Progress Report // Books on the Nightstand

My nightstand is now overly cluttered. The book pile is too tall.

I'm in the middle of that thing I always do. I've started nearly a dozen books and am happily in the middle of all of them.

I make no apologies for this.
I am a Beginner of Many Projects.
It's who I am.


Here's what I'm currently reading, more or less:





ALMOST FINISHED

Lincoln in the Bardo, by George Saunders
I've loved Saunders' short stories since they were gifted to me a decade ago, and his first novel does not disappoint. It's really a beautiful story, and I was lucky enough to hear Saunders read from it (and get our book signed!) at the Free Library this year.


The Great American Songbook, by Sam Allingham

The first book for this author, who is a friend of the SLA community, is so beautifully written. I love his style and themes and characters. Short story collections are perfect nightstand occupants, and this one is terrific. I recommend it very highly.



STARTED THEN STOPPED BUT I'M STILL IN IT

My Brilliant Friend, by Elena Ferrante
A beautifully-written four-part series with a female friendship at its center? You know I signed right up.


The Argonauts, by Maggie Nelson
One of the readers and writers I trust most recommended this one, and she's of course right. I put it down a few weeks ago and now probably need to start it over, but to be honest I'm happy about that.



ONGOING

Difficult Women, by Roxane Gay
This was another awesome reading at FLP, and Roxane Gay signed my copy, "To Amal -- Be difficult." I really enjoy her nonfiction writing, and the characters she's developed here are intriguing to me. Another excellent collection of short stories for bedtime reading.


The Righteous Mind, by Jonathan Haidt
The same friend who recommended The Argonauts told me about this one. It came up in our conversations during the Women's March. It is a social psychologist's exploration of where morality comes from (spoiler alert: humans are not rational beings) and dives into the ways we communicate and understand those who are different from us, especially in politics and religion. I'm loving it so far and have talked about it a lot already.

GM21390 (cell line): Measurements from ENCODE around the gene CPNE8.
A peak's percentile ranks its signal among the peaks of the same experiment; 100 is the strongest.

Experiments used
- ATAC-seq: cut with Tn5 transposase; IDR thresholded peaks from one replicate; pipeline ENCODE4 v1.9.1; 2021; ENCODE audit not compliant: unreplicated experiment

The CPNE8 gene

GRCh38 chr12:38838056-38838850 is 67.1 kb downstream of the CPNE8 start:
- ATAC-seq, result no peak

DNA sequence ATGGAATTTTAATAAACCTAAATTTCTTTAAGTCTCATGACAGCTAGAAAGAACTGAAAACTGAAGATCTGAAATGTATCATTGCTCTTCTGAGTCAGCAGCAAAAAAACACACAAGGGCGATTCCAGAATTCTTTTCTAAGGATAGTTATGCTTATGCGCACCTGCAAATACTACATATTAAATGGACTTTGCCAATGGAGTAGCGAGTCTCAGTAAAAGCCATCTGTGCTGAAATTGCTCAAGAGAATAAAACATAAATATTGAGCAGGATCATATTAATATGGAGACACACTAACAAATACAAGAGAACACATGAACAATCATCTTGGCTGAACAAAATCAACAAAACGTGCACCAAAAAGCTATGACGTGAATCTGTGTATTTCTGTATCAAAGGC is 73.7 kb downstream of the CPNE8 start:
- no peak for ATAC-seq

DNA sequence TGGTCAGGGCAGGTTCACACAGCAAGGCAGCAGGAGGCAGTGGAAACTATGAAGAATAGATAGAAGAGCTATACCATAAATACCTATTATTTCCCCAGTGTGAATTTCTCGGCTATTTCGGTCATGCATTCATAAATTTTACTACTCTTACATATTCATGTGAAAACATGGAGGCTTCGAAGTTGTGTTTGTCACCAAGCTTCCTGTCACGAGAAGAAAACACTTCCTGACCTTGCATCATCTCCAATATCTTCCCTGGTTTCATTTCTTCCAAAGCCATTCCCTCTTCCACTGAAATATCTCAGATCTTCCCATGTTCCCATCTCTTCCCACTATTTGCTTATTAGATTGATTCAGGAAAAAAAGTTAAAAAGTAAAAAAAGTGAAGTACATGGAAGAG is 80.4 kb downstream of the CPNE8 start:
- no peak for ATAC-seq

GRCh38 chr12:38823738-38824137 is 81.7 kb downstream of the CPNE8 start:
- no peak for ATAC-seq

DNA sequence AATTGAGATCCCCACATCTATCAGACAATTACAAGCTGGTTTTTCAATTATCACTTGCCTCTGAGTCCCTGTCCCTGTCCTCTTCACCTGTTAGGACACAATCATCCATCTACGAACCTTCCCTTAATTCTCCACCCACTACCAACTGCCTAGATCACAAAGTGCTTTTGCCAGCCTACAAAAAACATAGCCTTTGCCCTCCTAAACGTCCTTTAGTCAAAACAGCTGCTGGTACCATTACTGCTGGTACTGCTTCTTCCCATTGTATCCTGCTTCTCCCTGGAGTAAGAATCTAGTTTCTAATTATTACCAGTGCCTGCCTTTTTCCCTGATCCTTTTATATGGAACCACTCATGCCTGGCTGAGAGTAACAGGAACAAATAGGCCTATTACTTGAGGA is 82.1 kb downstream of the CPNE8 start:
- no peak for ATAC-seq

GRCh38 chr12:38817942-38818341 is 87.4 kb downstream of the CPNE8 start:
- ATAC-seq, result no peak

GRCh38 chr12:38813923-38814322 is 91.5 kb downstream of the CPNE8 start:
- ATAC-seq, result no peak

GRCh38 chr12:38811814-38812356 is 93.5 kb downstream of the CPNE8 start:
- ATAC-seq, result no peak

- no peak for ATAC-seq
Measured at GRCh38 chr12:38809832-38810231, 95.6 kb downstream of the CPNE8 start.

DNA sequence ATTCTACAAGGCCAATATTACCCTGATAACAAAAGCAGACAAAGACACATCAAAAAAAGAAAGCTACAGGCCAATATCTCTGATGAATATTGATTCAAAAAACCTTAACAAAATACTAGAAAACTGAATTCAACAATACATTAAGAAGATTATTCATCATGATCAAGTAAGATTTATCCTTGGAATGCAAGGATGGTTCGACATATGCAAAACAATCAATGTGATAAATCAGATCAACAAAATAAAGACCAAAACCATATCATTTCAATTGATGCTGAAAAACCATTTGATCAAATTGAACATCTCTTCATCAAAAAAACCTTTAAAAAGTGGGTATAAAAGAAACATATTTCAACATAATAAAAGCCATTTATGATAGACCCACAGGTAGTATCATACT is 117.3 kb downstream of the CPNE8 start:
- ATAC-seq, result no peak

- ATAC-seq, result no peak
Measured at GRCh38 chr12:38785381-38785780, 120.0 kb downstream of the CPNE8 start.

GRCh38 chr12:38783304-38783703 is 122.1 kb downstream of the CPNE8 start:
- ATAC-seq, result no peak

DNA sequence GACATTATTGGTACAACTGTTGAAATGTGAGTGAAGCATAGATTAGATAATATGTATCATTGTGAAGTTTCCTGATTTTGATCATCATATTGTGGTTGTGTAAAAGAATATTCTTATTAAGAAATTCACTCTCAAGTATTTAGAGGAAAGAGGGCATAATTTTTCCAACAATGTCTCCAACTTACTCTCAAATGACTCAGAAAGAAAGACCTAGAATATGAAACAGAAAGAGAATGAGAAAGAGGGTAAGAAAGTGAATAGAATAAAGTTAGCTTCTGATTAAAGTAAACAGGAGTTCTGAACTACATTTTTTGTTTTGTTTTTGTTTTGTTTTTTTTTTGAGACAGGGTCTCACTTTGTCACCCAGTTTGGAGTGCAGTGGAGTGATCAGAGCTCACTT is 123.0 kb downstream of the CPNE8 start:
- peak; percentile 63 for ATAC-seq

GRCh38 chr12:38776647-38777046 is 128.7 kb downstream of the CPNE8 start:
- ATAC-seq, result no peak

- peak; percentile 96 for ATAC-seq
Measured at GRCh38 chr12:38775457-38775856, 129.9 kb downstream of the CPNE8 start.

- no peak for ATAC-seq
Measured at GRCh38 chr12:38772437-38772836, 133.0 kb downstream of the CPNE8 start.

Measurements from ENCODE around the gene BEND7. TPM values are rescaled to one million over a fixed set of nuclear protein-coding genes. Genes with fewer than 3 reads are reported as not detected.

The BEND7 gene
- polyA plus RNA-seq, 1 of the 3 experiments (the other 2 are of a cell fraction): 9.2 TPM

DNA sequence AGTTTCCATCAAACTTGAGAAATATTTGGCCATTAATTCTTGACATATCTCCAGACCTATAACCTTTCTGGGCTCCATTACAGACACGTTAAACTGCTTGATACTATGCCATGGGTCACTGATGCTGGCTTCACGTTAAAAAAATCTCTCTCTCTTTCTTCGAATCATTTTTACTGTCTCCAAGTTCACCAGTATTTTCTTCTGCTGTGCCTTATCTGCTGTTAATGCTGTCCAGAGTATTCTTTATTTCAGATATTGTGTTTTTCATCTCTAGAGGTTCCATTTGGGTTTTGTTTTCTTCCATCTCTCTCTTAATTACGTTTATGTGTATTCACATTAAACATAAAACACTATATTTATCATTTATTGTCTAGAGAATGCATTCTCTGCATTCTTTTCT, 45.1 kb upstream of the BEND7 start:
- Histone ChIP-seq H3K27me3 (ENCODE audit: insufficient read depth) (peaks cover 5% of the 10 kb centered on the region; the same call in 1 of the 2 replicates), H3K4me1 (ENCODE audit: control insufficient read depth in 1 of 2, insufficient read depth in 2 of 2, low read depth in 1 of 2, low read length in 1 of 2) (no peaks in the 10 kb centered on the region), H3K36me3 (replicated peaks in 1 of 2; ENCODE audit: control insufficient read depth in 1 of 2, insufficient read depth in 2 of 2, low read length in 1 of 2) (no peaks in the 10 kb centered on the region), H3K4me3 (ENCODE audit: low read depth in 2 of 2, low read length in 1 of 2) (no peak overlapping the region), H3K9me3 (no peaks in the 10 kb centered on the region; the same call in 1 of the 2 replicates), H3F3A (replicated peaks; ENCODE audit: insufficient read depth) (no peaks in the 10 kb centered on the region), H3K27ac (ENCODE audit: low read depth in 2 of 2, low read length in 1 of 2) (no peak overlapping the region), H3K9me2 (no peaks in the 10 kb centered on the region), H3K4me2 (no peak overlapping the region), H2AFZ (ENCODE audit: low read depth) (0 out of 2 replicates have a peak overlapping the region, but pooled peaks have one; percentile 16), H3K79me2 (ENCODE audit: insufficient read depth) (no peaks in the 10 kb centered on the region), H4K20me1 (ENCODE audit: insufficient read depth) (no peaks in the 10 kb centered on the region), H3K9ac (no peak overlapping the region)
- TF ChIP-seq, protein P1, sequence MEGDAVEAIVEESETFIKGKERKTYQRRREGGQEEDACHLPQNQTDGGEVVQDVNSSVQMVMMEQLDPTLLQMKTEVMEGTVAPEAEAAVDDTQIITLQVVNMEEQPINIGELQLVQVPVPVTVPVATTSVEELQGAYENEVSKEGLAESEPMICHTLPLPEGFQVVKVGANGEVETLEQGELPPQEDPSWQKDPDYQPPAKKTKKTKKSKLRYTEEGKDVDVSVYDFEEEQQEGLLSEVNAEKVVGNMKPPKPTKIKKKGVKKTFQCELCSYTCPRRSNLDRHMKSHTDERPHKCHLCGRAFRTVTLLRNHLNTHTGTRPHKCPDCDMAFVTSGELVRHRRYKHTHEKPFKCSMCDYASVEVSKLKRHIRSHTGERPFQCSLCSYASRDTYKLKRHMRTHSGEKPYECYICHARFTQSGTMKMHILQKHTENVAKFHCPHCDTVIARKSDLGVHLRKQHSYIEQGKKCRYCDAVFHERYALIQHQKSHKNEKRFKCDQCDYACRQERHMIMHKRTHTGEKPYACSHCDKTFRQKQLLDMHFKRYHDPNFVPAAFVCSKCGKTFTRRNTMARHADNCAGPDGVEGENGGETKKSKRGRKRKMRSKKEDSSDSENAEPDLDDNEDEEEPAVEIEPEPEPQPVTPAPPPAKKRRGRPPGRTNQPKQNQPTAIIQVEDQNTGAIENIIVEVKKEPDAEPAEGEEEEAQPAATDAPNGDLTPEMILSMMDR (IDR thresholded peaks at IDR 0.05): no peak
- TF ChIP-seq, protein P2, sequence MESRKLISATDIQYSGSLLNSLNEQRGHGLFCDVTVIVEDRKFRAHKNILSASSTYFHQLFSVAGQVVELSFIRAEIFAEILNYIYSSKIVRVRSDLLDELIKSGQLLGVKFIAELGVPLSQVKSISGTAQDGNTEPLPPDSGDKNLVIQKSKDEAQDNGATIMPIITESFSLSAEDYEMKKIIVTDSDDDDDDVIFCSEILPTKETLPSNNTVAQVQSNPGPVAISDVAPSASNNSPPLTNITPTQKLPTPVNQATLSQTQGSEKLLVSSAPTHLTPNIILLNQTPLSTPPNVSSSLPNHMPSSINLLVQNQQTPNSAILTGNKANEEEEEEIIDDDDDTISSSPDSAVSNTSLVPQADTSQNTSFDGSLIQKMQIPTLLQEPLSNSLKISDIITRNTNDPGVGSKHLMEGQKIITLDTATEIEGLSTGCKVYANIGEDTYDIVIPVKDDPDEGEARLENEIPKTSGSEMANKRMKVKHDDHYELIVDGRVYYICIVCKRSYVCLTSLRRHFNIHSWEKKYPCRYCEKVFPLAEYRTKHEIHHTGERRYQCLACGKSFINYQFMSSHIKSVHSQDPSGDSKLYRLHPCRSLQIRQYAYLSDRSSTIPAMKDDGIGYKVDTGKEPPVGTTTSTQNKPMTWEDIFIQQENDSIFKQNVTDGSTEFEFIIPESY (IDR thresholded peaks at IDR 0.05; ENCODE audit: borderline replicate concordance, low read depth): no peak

MISCELLANY

Too Loud A Solitude, by Bohumil Hrabal

This is a re-read; this novel was my favorite assigned text in my freshman seminar at William and Mary, which happens to be one of the best classes I took, ever (shoutout Professor Koloski!). I wanted to revisit it for our trip to Prague recently.


Girl With Curious Hair, by David Foster Wallace
This was recommended to me by a thoughtful and lovely friend who was shocked that I'd never read any DFW. I haven't given it an honest start yet, but am excited to check it out at last.





Oof, I need a book club.
What's in your reading pile?

In My Inbox // Lady Newsletters

At some point in recent Internet history, email newsletters became acceptable and interesting, and I find myself with four inbox treats each week that bring me terrific joy.

Turns out, mine are all from awesome ladies.


I recommend:



The Ann Friedman Weekly // Journalist and podcast-bestie Ann Friedman curates solid journalism and interesting pieces from around the web, often covering feminism and women's issues. Also, pie charts.






The newsletter from Heben and Tracy of Another Round (the Buzzfeed podcast you should be listening to) covers everything from social issues of race and gender and pop culture to animal gifs. I highly appreciate this spectrum of seriousness.